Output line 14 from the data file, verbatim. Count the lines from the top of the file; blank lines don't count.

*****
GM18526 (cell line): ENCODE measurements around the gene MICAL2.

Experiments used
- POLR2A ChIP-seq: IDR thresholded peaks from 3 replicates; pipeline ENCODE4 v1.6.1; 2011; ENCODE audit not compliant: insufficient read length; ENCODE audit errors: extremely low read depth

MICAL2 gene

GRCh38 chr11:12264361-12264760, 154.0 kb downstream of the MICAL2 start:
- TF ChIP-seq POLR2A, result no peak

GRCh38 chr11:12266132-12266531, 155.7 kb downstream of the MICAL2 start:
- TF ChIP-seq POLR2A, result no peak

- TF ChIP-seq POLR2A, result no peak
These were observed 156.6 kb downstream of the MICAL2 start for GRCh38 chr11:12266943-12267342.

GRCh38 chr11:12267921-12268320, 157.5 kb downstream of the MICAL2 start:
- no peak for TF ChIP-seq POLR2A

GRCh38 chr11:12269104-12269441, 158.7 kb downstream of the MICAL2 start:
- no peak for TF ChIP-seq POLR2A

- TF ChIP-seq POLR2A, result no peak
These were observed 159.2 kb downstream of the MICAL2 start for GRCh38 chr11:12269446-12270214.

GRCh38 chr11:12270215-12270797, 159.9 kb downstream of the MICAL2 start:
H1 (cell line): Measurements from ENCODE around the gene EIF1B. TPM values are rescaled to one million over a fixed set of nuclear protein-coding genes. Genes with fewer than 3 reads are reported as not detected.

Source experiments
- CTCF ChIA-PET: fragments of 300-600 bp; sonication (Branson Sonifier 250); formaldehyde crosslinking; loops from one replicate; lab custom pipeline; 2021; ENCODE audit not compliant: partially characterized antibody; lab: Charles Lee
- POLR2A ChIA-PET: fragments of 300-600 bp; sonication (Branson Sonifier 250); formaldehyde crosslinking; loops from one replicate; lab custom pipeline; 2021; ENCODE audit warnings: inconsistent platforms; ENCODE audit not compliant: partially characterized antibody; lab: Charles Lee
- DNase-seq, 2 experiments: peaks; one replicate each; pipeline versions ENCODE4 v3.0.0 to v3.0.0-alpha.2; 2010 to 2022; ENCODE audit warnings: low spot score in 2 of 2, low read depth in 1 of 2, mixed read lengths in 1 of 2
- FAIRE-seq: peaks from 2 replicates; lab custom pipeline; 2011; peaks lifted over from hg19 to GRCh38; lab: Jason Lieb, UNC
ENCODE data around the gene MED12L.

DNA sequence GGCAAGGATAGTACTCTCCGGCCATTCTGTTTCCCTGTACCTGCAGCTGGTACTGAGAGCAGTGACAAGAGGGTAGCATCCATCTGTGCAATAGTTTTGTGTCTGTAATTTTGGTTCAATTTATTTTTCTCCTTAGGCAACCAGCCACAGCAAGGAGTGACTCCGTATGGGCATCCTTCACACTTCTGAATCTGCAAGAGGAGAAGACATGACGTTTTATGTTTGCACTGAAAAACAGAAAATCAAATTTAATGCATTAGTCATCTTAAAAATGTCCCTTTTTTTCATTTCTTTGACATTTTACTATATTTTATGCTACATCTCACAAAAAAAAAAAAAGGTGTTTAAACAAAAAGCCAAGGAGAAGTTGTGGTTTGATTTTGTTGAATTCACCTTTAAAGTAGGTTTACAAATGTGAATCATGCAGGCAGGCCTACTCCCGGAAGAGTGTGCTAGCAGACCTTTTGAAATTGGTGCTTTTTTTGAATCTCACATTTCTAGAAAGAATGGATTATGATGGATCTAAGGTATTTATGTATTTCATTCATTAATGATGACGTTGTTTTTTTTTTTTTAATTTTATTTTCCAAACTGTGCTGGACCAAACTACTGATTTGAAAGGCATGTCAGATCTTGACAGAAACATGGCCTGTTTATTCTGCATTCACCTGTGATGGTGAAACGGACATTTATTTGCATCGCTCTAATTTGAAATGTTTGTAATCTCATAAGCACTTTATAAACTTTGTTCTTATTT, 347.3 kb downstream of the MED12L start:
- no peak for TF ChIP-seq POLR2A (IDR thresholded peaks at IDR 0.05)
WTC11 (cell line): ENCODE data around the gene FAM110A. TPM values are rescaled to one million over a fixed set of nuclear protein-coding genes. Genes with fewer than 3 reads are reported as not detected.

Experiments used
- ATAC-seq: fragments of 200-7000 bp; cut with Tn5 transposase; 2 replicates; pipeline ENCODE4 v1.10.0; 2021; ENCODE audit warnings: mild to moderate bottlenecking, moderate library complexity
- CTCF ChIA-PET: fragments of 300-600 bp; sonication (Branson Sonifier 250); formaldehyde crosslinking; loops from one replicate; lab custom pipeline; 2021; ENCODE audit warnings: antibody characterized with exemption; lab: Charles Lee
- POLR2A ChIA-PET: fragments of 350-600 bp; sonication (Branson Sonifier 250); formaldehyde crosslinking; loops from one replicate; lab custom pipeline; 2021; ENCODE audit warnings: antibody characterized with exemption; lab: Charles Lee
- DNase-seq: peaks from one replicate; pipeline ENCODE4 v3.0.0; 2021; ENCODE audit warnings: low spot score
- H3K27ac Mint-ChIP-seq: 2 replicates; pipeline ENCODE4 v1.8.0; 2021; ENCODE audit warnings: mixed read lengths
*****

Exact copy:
- no peak for TF ChIP-seq POLR2A